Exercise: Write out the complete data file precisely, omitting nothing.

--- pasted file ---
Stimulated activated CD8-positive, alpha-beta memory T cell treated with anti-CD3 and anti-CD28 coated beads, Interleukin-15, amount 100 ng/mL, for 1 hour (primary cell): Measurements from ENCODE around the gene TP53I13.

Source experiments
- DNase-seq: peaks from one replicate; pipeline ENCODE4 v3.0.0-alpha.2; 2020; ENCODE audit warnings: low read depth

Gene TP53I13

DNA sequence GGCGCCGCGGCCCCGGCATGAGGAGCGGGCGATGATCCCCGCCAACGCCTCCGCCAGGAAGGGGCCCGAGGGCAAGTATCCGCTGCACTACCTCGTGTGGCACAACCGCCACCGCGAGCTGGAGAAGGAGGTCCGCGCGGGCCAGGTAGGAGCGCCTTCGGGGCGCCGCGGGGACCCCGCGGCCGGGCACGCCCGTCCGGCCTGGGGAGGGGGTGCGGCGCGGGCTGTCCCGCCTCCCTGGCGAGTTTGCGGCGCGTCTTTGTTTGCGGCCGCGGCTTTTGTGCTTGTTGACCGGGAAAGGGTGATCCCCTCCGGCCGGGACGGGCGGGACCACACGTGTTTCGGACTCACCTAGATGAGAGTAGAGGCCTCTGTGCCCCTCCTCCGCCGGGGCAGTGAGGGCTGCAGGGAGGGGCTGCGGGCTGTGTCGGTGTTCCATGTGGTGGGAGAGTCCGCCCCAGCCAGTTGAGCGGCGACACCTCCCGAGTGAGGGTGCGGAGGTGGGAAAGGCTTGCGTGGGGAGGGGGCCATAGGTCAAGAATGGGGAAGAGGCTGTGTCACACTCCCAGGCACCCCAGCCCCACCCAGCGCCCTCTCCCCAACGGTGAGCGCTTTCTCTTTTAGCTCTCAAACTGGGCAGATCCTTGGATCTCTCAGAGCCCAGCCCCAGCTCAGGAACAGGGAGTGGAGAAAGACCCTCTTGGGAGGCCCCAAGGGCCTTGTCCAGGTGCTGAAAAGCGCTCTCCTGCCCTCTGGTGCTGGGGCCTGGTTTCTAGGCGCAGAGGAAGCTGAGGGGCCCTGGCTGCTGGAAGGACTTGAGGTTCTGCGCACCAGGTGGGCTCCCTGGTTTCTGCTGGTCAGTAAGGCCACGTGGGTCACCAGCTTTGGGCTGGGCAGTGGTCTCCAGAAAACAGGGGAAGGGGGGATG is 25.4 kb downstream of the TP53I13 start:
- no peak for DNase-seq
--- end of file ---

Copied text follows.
Stimulated activated CD8-positive, alpha-beta memory T cell treated with anti-CD3 and anti-CD28 coated beads, Interleukin-15, amount 100 ng/mL, for 1 hour (primary cell): Measurements from ENCODE around the gene TP53I13.

Source experiments
- DNase-seq: peaks from one replicate; pipeline ENCODE4 v3.0.0-alpha.2; 2020; ENCODE audit warnings: low read depth

Gene TP53I13

DNA sequence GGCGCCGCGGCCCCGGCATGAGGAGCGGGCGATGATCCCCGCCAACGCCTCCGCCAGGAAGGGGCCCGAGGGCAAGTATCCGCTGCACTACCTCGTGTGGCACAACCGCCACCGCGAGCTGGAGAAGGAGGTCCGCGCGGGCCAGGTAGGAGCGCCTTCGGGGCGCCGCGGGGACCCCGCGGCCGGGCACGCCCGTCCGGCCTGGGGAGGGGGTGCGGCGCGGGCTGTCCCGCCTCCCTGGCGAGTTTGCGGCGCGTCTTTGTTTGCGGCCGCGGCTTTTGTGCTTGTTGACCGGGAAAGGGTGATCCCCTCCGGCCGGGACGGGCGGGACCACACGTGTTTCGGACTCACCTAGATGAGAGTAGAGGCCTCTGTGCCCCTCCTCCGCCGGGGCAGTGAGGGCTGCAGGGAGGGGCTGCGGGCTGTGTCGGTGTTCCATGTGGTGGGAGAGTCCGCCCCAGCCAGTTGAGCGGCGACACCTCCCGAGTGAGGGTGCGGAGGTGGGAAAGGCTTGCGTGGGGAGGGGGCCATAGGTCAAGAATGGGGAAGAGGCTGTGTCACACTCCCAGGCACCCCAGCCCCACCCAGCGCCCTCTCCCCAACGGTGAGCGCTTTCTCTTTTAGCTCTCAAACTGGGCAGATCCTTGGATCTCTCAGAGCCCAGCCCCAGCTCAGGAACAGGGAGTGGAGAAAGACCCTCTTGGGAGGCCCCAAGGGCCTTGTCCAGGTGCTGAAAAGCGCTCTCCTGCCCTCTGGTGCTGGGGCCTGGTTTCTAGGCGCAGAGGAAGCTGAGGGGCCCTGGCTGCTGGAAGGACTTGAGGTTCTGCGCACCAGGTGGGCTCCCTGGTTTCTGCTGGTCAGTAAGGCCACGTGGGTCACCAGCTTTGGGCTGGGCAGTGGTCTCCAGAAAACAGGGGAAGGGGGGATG is 25.4 kb downstream of the TP53I13 start:
- no peak for DNase-seq